Have you driven around today?
Mom and I drove to Pueblo and back. As we drove through the towns of Southeastern Colorado I noticed all the empty parking lots at closed businesses.
And it gave me a good feeling.
I was glad that most people were home enjoying Christmas. Most people, except those providing vital services – the health care providers and first responders, law enforcement and military – were celebrating Christmas.
As I drove and pondered the empty parking lots, I thought about the impact that Jesus Christ has had on the world.
There are the spiritual benefits of redemption and salvation. They are why Christ came. He did not come to create a holiday that inspires a month long shopping frenzy.
He came to reconcile our relationship with God the Father. But I believe that He also reconciles human relationships. Even if it is for a day, family and friends do not let differences stand in the way of coming together. Sometimes that momentary truce is enough to heal major disagreements.
The day that we celebrate as the birthday of Jesus Christ inspires altruist actions and selflessness. Because of Christmas, we become better people.
This year the news featured a middle school student who had been bullied. He wrote a grant, received toys from that grant and has personally wrapped them for needy children in his community.
How many similar projects did not make the nightly news? How many were inspired by that news story?
It is the spirit of the season of Christmas that inspires many individuals and organizations to raise funds and donate food and toys for those who are less fortunate.
Right now there is an ad running for the ASPCA. You know the one with the poor puppies and kitties who have been abandoned and abused. They end the ad with the comment that it is the season of giving.
How has it become known as the season of giving?
Giving is the tradition of Christmas which is a celebration of the birth of Jesus Christ. Granted, the giving has become extremely commercialized. But in the commercialization there are bright spots like the young man mentioned above.
From Thanksgiving until the end of the year nonprofit organizations raise the majority of their funding. Granted some of our giving is driven by promises of tax deductions; but it is also the example of Christ’s gift to us that inspires many to give to organizations making a difference in the world.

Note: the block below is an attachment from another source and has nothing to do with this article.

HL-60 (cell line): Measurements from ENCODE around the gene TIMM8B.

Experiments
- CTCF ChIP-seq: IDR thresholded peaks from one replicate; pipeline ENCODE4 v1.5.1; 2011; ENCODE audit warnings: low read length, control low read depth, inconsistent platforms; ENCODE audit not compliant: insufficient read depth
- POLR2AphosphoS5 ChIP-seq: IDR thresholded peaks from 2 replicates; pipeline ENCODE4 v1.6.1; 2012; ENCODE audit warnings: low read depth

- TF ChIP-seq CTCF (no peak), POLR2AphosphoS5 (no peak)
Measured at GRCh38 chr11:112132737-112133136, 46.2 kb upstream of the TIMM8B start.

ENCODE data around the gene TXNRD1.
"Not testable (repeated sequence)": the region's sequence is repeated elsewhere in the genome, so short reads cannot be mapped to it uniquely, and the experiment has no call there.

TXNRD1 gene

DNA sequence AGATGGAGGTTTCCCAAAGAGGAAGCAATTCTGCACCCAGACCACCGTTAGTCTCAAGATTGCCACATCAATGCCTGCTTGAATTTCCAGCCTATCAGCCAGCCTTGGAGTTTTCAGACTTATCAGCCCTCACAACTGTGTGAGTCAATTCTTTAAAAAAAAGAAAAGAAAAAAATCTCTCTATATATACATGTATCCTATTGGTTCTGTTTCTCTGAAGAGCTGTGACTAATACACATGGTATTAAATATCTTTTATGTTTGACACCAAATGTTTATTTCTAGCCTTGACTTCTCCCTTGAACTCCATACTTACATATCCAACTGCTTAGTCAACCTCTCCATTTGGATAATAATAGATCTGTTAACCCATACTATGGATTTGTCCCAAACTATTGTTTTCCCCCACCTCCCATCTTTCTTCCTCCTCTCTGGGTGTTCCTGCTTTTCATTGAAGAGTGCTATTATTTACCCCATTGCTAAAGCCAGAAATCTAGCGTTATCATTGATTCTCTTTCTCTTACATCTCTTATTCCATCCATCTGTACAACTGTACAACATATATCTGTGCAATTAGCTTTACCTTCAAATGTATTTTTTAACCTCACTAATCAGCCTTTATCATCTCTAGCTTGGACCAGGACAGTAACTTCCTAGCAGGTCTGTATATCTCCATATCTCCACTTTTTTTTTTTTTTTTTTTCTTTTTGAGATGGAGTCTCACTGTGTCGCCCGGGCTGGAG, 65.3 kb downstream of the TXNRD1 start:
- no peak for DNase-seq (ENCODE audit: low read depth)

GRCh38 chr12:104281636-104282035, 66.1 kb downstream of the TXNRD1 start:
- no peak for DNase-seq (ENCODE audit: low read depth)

I suspect that doing good is contagious.
I have given this a good deal of thought. You see, I travel with my mom. A road trip requires frequent pit stops. Mom gets out of the car and slowly approaches the door of the convenience store with her walker. I am slowly walking beside her. Amazingly, people see her slow approach and rush to the door to hold it open for her (did I mention slow?) approach. They seem to be so happy to help her.
I have a theory. I can’t prove it; but I believe that they are nicer after helping Mom. I mean, if we do something good and it makes us feel good, aren’t we more likely to do a similar action again? And that could inspire another good deed and another .
So is the giving of the Christmas season. The stories of giving, warm our hearts and inspire us to act in similar ways. Once we have given to help pitiful puppies maybe we are inclined to give to earthquake survivors.
Giving – doing good – is not the true meaning behind Christmas.
The true meaning behind Christmas is so much more than learning to give. But it is a fringe benefit of Christmas.
Countless businesses close and give their employees time off to be with their families. While they spend time with their families some relationships are strengthened. It’s not a perfect picture but it is a hopeful picture.
And that is one of the things that Christ gives us – hope.